Getting More Than They Give
Five business leaders share their philanthropic passions and experiences in charitable giving.
March 11 2013 by Patricia O’Connell
CEOs and philanthropy have a long and rich history, from industrialist Andrew Carnegie, whose legacy of generosity includes public libraries across the English-speaking world and New York City’s majestic Carnegie Hall, to Facebook founder Mark Zuckerberg, who plans to make education and health-related causes top giving priorities. The Internet billionaire has also joined the ranks of such mega-rich moguls as Bill Gates, Warren Buffett and Reed Hastings in pledging half his fortune to charity.
Scores of CEOs from companies of all sizes commit to just as significant, if less publicly recognized, involvement in philanthropic endeavors. What prompts these business leaders to give? Reasons range from tax benefits and the hope of burnishing one’s reputation to a sense of moral responsibility and the urge to make a difference. Unquestionably, most CEOs are in a financial position to do so, even if they are giving at a more “modest” level than those who donate a large portion of their wealth.
As admirable as the pledges made by the Buffetts of the world are, the focus on the vast sums of money CEOs give to charity misses a large part of the CEO-philanthropy story. “After a while, the wealth won’t make a difference in their lives—either making more of it or giving it away,” says Marshall Goldsmith, an executive coach who has worked with hundreds of CEOs. “Their jobs are meaningful in that they are running companies and providing employment, but the actual output of their jobs may not be particularly meaningful.” That motivates CEOs to give more than money, for reasons more nuanced and complex than naming rights or noblesse oblige or even the satisfaction of having done the “right thing.” Philanthropy can be a calling of its own.
Steering a Solution
Bob Nardelli, who spent some 30 years at GE before becoming CEO of Home Depot and then Chrysler and, more recently, finding investment advisory firm XLR-8, describes the Savannah College of Art and Design (SCAD)—where he serves on the board of trustees and chairs the board of visitors—as a “magnetic true north, because it always pulls me to it.” Nardelli first became acquainted with the school when his oldest son was looking at colleges. His son was smitten by the array of academic offerings; the father was drawn by SCAD’s commitment to preparing students for careers in the arts.
In SCAD, the serial CEO saw an opportunity to leverage his business acumen and extensive contacts to help solve what he sees as a fundamental problem in American business: a lack of innovation and too narrow an understanding of what it means. He points out that innovation goes beyond thinking and making products. “There’s process innovation, organizational-design innovation [and] service design innovation,” he explains. “It’s about how you design a store, a product or a service and the experience people have with it. SCAD is now the center of design-based innovation, attracting increasing numbers of major corporations, entrepreneurs and retail business consulting.”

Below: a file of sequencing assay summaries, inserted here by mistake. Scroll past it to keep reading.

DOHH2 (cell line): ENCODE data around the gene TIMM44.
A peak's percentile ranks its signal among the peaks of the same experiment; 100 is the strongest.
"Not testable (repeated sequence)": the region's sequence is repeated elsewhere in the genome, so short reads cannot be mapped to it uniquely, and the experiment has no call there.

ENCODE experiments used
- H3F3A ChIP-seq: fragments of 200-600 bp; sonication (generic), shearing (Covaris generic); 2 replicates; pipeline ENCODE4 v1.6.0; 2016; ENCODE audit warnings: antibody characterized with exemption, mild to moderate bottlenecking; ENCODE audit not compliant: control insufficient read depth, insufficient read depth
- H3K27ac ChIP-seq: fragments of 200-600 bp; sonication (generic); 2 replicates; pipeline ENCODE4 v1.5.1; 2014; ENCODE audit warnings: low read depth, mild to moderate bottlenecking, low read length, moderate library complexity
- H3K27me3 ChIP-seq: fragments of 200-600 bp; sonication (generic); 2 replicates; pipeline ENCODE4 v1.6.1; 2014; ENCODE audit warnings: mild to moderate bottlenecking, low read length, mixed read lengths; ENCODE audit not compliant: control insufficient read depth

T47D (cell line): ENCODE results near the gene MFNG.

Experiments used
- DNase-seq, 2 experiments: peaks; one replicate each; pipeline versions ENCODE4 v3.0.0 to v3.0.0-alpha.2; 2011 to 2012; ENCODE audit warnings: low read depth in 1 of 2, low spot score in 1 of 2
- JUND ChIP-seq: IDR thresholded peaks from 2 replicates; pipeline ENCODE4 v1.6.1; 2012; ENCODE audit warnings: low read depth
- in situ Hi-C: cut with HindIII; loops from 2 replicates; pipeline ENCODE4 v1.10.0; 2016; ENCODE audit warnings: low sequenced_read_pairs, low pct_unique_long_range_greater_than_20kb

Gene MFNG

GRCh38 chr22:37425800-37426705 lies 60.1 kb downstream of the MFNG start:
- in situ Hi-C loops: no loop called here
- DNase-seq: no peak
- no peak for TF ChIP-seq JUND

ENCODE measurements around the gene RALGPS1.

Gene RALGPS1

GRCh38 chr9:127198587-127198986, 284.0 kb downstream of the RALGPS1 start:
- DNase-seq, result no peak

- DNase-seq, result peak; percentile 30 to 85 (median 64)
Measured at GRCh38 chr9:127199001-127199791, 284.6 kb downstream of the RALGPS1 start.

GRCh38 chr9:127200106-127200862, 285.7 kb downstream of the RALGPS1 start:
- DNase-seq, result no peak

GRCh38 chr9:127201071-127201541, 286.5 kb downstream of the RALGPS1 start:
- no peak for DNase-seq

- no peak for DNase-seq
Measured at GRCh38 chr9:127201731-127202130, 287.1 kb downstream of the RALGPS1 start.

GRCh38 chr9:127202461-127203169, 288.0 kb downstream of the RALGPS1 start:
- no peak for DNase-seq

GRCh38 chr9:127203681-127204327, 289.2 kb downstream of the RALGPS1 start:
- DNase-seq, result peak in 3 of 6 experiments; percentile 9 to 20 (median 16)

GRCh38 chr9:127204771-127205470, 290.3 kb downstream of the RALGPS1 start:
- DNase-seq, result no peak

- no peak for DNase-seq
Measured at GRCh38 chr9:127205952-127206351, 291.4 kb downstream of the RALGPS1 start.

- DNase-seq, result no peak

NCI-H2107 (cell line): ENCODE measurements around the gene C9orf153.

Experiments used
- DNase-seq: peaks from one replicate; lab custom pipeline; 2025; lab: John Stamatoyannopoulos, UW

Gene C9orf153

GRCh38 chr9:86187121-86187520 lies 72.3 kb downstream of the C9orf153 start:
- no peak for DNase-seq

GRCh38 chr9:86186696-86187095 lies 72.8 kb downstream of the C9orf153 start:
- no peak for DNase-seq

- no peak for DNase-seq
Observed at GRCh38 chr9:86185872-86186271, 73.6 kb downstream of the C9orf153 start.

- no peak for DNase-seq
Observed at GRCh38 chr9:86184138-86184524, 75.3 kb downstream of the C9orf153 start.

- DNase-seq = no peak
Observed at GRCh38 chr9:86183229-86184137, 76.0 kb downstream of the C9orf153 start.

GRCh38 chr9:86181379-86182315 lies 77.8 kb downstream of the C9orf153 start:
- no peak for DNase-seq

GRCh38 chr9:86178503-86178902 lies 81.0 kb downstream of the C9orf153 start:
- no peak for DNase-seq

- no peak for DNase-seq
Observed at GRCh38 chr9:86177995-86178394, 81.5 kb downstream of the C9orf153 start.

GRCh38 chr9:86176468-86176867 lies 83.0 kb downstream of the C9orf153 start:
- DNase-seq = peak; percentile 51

Continues Nardelli, “I saw design programs that have a real-world application to businesses that I’m in or am aware of. The energizing idea was advancing business by bringing connectivity between design and major corporations and retailers.” Nardelli says he gained a “tremendous appreciation” for the importance of design during his tenure at GE. “Items such as gas turbines and locomotives were designed in such a way that they could not only be built efficiently but easily maintained over a 30-year span. Design with maintenance in mind made it possible for GE to have a consistent revenue stream from long-term service agreements, which was a differentiator that allowed us to crush the competition.”
Nardelli is especially passionate about the College’s Collaborative Learning Center. The Center gives corporations and nonprofits the opportunity to have business challenges solved by teams of design students, often from multiple disciplines, who are led by professors with real-world business experience. “This helps businesses understand the benefit of design-based innovation, and it’s very gratifying to see the value these students are bringing to Corporate America,” says Nardelli. “This is not something you will learn at business school by going over spreadsheets. CEOs now have to be multidimensional.”
He hopes that his involvement and that of other business people through such programs as SCAD’s Collaborative Learning Center can help to bridge the innovation gap in Corporate America.
While Nardelli’s efforts focus on one of Corporate America’s fundamental business problems, Stephen Roell, CEO of Johnson Controls, is looking to solve critical problems at a more local level, namely, the Milwaukee area that serves as headquarters for the auto supplier, which had revenues of some $42 billion in 2012. Among the charities he is or has recently been involved in are Boys and Girls Club, Hunger Task Force, United Negro College Fund, Wheaton Franciscan Health Board and United Way, which he chairs.